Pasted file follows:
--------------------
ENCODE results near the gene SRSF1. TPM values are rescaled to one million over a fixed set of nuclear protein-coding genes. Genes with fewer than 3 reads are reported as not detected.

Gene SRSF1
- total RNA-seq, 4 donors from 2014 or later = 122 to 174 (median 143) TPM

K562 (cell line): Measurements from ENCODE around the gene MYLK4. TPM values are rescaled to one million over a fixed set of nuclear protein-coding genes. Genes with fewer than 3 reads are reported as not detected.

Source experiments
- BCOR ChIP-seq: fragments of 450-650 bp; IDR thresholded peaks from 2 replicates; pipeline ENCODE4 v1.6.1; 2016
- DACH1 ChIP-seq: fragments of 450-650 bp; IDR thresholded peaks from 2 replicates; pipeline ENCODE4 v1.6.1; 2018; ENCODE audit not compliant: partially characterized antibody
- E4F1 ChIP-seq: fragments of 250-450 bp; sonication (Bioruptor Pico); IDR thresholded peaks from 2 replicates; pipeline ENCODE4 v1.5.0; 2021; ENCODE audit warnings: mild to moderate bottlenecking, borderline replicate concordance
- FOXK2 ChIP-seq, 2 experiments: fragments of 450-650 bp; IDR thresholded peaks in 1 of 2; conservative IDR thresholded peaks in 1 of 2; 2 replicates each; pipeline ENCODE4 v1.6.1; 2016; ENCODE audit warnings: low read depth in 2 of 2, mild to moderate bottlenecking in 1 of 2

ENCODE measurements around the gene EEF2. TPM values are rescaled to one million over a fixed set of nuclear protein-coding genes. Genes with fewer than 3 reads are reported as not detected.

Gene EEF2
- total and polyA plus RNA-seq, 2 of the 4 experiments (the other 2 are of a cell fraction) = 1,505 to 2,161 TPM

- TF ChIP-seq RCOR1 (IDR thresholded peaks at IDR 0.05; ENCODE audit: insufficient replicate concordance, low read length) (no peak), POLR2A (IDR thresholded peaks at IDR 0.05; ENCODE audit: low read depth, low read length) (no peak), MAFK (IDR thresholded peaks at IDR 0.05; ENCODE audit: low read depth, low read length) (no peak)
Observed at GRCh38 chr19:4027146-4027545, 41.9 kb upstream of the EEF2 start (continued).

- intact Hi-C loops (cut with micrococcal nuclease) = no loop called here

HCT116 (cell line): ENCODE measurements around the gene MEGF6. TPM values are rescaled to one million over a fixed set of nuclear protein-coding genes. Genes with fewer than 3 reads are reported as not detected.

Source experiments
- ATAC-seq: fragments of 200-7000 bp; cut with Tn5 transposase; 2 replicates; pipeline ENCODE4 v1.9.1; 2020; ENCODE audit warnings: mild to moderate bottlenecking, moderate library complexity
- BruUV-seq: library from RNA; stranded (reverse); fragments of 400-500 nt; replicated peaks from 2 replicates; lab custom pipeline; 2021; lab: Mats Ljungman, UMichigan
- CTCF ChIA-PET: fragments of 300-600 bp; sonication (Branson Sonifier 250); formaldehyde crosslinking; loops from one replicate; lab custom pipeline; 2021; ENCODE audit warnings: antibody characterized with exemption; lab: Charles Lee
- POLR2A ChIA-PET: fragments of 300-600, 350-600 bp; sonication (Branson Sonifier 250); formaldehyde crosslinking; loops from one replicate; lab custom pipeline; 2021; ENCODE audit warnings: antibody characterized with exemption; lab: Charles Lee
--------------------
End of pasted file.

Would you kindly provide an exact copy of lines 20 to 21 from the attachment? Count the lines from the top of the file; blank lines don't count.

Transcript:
- CTCF ChIA-PET: fragments of 300-600 bp; sonication (Branson Sonifier 250); formaldehyde crosslinking; loops from one replicate; lab custom pipeline; 2021; ENCODE audit warnings: antibody characterized with exemption; lab: Charles Lee
- POLR2A ChIA-PET: fragments of 300-600, 350-600 bp; sonication (Branson Sonifier 250); formaldehyde crosslinking; loops from one replicate; lab custom pipeline; 2021; ENCODE audit warnings: antibody characterized with exemption; lab: Charles Lee